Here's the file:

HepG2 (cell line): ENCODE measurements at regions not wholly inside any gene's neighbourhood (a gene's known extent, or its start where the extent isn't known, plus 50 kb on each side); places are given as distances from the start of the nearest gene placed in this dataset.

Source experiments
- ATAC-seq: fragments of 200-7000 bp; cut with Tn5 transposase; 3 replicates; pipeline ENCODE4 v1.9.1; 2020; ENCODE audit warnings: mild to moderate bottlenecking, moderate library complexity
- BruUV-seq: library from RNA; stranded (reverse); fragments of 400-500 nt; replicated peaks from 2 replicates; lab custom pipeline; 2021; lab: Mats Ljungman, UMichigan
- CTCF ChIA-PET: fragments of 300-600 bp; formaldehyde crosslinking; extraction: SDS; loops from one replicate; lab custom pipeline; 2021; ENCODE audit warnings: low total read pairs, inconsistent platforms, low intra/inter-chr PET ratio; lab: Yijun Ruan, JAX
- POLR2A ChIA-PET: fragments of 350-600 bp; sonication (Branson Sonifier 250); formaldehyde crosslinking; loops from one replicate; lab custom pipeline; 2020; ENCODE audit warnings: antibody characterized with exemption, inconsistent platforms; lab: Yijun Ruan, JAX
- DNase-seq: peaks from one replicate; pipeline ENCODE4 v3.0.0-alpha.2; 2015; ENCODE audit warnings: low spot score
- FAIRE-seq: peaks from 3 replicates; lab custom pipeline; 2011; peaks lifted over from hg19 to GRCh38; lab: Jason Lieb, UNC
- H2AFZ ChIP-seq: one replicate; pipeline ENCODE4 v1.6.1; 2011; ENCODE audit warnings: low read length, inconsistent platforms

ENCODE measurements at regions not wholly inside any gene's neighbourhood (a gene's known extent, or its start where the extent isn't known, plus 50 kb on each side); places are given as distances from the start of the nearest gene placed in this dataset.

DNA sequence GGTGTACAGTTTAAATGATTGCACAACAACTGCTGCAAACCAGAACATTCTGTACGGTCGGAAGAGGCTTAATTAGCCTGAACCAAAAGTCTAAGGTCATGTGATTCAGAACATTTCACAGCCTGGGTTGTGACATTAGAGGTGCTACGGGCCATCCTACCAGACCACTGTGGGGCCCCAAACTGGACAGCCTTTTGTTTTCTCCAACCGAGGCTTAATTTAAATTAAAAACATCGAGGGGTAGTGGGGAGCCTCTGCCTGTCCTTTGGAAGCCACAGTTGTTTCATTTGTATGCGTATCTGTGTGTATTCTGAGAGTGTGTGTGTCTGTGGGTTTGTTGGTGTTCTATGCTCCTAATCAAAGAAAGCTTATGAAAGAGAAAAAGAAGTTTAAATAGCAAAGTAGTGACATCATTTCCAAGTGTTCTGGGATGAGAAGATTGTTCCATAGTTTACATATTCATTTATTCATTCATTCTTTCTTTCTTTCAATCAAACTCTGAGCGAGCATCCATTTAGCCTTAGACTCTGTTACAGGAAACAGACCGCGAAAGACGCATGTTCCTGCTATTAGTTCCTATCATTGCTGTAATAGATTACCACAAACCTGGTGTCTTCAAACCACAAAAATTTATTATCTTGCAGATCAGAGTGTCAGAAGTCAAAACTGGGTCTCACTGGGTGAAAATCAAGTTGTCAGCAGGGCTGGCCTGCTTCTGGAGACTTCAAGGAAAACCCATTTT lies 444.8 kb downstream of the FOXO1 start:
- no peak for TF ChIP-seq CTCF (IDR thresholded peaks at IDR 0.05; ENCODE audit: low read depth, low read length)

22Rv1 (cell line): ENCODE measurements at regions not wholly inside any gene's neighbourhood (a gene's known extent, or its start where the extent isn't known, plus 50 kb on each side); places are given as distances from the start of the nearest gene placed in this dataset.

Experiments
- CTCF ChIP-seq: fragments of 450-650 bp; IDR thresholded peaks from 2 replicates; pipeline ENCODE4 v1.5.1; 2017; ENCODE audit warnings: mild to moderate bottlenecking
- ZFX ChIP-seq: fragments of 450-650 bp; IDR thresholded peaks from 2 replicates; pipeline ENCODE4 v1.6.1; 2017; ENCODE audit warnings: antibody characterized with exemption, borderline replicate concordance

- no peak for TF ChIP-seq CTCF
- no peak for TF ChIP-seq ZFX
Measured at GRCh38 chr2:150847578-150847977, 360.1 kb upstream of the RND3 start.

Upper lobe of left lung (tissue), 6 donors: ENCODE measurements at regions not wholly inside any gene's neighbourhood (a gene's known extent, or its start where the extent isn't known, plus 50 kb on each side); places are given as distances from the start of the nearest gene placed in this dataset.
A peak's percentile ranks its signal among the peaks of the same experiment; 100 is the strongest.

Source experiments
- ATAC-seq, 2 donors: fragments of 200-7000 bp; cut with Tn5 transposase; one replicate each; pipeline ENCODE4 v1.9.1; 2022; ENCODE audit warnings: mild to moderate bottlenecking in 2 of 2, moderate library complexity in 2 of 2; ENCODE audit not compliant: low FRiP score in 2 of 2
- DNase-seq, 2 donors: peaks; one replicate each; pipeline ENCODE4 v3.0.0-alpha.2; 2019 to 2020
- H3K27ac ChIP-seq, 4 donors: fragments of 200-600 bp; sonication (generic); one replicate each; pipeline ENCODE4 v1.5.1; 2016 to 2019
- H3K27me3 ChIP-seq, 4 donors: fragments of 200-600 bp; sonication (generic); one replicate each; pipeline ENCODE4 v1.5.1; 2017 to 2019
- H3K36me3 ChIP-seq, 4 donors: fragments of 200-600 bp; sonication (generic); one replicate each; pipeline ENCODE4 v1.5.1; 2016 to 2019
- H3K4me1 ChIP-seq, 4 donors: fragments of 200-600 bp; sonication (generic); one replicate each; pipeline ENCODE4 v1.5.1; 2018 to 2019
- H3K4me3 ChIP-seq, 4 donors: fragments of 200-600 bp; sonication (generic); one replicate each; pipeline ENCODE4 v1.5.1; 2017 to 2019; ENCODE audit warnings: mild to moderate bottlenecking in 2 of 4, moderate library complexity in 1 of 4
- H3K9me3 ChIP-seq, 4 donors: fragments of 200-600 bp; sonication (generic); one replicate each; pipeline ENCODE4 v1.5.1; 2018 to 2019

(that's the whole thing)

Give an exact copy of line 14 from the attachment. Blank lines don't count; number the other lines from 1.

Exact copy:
Experiments